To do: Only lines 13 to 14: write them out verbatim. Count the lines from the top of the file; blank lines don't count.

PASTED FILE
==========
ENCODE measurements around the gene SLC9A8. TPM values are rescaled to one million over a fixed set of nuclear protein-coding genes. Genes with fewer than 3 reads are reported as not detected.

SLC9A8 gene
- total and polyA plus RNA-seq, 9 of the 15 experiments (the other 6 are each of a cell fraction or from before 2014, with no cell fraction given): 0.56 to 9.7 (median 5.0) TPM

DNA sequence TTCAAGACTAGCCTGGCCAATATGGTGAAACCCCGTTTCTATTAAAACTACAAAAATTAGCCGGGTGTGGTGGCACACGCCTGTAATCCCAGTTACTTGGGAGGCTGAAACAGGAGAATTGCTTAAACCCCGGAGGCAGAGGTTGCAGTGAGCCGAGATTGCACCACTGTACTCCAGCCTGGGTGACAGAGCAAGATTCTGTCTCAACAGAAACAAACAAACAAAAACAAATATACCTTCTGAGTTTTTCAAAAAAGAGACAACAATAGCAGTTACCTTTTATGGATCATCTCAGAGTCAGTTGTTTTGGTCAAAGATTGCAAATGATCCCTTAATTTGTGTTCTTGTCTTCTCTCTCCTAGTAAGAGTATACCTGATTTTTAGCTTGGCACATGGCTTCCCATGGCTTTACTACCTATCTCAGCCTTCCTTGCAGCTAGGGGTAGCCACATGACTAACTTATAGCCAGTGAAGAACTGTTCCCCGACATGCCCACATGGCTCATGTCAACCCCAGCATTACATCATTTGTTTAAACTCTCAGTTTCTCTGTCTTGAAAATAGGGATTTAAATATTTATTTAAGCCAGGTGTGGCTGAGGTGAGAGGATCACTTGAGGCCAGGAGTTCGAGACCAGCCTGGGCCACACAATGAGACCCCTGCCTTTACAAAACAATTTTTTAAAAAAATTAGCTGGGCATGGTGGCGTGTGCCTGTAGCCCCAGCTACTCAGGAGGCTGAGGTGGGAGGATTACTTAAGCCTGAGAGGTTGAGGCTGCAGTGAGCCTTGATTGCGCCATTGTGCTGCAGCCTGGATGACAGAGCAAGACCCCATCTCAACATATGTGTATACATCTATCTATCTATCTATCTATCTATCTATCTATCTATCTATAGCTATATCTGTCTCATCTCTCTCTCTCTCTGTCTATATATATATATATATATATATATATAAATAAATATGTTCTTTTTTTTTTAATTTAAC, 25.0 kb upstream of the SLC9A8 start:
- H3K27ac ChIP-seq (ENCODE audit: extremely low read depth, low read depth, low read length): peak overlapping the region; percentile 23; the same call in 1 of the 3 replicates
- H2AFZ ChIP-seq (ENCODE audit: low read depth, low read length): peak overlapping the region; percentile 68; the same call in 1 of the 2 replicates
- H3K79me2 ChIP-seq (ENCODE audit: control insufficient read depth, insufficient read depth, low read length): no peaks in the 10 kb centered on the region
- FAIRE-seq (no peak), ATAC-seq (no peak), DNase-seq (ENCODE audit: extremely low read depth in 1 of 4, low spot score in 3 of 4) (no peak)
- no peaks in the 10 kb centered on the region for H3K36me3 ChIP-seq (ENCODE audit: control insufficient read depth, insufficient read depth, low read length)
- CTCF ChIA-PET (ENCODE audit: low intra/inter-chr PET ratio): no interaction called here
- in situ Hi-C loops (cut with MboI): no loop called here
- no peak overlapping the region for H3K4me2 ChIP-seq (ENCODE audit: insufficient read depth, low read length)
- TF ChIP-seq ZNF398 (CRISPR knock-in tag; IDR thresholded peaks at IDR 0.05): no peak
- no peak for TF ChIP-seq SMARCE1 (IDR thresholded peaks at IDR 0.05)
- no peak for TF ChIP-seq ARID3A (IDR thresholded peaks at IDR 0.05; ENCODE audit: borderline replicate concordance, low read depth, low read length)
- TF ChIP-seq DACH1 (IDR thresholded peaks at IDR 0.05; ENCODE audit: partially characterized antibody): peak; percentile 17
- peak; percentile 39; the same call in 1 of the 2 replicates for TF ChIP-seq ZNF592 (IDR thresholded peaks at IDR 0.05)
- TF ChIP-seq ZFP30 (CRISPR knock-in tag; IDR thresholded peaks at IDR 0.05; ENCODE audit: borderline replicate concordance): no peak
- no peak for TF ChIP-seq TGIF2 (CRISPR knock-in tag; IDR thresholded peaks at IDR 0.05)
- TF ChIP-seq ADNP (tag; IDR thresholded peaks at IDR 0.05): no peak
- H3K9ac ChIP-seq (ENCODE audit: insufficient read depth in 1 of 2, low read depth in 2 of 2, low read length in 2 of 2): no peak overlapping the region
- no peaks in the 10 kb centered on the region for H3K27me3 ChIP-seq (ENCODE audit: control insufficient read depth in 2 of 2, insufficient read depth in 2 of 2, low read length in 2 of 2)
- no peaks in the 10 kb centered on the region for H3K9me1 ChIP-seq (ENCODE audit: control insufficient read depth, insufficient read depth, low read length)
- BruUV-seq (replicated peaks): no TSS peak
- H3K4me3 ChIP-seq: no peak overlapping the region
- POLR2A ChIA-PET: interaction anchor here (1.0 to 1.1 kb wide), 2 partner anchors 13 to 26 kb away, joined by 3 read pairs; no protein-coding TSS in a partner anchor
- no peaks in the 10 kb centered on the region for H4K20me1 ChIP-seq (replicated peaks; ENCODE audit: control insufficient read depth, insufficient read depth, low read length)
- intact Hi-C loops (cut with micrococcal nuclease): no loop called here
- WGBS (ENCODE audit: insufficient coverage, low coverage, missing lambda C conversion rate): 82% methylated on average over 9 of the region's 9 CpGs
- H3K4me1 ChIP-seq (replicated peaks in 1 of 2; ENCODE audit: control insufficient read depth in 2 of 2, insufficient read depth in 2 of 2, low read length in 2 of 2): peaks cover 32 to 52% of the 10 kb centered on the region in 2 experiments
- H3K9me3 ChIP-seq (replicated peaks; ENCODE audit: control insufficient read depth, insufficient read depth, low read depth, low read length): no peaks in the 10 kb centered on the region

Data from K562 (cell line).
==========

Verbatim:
- TF ChIP-seq ZNF398 (CRISPR knock-in tag; IDR thresholded peaks at IDR 0.05): no peak
- no peak for TF ChIP-seq SMARCE1 (IDR thresholded peaks at IDR 0.05)